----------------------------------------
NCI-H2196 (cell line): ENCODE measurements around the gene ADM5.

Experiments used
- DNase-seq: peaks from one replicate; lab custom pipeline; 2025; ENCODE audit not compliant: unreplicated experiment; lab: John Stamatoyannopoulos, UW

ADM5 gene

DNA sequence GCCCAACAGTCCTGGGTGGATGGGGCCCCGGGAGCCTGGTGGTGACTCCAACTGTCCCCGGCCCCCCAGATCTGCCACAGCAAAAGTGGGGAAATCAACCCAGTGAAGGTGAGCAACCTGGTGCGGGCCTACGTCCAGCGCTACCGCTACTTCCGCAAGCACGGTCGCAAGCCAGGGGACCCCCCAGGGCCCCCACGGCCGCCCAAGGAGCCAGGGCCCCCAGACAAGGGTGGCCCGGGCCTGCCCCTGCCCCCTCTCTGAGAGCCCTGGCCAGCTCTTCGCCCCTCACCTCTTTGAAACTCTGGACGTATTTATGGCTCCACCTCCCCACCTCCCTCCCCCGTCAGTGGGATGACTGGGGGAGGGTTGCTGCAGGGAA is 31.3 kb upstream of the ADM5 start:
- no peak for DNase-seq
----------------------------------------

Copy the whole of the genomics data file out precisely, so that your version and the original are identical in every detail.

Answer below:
NCI-H2196 (cell line): ENCODE measurements around the gene ADM5.

Experiments used
- DNase-seq: peaks from one replicate; lab custom pipeline; 2025; ENCODE audit not compliant: unreplicated experiment; lab: John Stamatoyannopoulos, UW

ADM5 gene

DNA sequence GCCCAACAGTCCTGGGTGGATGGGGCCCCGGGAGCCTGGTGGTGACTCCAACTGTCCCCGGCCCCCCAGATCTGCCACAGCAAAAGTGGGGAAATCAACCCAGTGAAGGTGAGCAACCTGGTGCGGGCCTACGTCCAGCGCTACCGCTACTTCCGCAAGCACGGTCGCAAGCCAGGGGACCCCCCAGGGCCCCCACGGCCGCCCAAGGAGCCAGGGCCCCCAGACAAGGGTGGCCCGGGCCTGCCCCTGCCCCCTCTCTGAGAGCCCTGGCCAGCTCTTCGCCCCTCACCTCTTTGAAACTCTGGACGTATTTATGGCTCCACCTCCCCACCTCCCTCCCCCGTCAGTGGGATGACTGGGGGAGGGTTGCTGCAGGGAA is 31.3 kb upstream of the ADM5 start:
- no peak for DNase-seq